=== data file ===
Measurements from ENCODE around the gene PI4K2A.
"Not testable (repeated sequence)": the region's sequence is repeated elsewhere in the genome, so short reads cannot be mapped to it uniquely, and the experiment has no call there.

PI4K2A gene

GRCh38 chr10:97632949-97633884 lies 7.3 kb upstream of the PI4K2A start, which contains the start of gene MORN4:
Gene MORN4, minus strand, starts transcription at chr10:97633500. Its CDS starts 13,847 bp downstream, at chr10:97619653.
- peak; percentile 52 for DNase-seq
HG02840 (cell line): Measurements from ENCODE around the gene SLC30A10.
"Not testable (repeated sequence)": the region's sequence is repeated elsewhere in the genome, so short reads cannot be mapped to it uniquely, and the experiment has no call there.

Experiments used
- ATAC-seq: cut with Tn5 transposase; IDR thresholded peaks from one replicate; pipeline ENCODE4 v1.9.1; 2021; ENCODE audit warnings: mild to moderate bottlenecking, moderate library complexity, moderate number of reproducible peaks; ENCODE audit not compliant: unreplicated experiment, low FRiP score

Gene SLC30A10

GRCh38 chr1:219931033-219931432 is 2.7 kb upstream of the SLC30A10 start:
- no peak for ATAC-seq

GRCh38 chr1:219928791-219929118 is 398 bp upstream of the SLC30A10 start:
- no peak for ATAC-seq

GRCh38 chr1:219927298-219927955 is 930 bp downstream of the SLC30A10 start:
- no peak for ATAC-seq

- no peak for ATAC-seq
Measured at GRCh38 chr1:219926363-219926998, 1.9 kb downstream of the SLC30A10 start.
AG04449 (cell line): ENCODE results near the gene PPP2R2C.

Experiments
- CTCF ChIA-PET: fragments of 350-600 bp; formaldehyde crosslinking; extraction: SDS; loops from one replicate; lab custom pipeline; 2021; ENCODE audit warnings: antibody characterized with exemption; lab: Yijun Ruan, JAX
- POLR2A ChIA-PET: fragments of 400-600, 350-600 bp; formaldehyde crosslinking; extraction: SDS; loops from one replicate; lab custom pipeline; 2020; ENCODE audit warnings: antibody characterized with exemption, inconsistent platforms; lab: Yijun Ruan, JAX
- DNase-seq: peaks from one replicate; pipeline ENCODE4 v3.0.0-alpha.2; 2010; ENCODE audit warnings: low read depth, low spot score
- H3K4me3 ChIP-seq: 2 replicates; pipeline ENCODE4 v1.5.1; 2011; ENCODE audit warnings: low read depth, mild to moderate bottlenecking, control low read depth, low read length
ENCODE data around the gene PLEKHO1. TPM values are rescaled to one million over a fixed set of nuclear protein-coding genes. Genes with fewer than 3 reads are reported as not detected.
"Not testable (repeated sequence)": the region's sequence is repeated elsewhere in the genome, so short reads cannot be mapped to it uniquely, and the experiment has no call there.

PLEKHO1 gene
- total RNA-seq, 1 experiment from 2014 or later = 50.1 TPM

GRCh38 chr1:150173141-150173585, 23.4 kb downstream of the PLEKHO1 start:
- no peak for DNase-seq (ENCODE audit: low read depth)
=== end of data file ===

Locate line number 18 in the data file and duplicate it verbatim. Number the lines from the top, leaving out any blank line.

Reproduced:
- no peak for ATAC-seq